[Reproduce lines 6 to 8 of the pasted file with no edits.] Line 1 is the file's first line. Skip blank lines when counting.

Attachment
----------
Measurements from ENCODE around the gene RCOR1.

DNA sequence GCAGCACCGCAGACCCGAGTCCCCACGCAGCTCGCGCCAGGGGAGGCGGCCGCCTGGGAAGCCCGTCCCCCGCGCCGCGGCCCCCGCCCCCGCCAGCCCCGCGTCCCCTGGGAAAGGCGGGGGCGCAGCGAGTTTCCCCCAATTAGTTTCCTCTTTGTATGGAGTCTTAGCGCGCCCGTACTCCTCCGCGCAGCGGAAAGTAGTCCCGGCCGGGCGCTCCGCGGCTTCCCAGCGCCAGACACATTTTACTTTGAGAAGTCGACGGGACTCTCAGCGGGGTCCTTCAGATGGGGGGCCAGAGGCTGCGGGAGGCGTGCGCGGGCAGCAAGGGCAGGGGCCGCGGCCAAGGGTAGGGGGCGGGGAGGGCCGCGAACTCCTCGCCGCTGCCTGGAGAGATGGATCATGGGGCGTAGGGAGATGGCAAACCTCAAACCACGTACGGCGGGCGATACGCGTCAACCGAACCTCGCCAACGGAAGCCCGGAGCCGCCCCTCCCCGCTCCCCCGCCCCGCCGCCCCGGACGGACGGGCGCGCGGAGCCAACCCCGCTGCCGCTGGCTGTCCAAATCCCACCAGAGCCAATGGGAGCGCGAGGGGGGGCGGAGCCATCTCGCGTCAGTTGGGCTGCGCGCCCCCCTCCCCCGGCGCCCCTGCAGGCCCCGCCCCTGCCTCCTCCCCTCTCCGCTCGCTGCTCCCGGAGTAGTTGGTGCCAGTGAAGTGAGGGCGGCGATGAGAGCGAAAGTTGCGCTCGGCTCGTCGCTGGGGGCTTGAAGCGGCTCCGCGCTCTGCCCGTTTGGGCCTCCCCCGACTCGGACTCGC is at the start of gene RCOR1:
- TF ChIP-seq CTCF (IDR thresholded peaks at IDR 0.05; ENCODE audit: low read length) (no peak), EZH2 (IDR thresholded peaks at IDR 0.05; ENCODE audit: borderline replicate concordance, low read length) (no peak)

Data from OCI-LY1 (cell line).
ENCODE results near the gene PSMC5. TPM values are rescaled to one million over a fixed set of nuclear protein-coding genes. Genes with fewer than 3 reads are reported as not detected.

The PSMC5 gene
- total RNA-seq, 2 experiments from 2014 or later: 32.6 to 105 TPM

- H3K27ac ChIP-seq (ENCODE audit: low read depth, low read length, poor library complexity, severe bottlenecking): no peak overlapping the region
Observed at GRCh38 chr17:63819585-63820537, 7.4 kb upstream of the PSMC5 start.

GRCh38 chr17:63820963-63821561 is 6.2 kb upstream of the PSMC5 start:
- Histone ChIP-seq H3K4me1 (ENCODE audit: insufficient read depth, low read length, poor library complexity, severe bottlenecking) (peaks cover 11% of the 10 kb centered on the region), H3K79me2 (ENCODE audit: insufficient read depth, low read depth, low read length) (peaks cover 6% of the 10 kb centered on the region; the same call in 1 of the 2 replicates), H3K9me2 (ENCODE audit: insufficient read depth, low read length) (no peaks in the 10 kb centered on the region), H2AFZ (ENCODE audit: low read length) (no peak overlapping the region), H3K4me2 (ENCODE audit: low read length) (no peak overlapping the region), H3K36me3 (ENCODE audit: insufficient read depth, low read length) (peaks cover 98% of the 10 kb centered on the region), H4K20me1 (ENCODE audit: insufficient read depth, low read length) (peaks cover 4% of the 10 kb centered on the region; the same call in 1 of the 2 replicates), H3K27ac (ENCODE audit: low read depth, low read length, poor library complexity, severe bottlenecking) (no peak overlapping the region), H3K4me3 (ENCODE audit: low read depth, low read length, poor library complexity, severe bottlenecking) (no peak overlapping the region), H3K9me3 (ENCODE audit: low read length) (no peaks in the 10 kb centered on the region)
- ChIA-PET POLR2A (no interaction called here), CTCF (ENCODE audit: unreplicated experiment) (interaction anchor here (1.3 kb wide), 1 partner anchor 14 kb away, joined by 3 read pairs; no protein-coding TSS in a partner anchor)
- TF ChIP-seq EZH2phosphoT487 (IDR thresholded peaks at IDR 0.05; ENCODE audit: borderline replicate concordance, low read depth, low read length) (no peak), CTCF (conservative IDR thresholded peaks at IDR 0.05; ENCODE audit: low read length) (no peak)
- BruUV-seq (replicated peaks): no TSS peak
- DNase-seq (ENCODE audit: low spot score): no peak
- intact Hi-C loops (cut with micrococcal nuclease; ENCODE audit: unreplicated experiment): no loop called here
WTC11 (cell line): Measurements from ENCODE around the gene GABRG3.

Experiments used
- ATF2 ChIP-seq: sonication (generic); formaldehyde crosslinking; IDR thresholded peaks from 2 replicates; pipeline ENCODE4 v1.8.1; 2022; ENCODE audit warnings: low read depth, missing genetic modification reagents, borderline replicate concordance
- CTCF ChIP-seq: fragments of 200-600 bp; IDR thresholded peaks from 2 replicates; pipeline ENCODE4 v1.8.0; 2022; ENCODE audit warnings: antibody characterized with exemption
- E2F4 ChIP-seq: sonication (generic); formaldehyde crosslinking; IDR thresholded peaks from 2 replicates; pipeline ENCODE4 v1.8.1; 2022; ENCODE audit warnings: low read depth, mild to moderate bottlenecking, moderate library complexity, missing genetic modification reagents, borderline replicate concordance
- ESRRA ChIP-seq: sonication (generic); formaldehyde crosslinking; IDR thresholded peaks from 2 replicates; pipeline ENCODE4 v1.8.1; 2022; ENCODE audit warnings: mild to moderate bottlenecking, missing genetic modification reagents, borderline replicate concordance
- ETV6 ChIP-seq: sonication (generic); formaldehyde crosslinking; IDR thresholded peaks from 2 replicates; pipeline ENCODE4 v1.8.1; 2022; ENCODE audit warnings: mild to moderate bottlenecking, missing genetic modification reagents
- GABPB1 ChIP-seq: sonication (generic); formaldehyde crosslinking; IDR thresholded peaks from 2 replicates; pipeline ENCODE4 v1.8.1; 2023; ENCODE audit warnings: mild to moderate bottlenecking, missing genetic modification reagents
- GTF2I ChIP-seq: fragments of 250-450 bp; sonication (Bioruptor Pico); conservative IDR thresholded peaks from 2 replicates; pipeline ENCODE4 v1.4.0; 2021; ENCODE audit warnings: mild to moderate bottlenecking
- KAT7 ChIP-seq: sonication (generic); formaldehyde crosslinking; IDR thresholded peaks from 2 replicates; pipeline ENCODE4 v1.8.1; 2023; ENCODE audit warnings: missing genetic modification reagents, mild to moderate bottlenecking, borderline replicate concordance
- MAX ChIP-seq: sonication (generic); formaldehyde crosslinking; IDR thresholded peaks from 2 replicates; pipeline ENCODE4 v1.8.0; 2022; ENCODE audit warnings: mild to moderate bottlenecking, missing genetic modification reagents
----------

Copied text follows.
The PSMC5 gene
- total RNA-seq, 2 experiments from 2014 or later: 32.6 to 105 TPM

- H3K27ac ChIP-seq (ENCODE audit: low read depth, low read length, poor library complexity, severe bottlenecking): no peak overlapping the region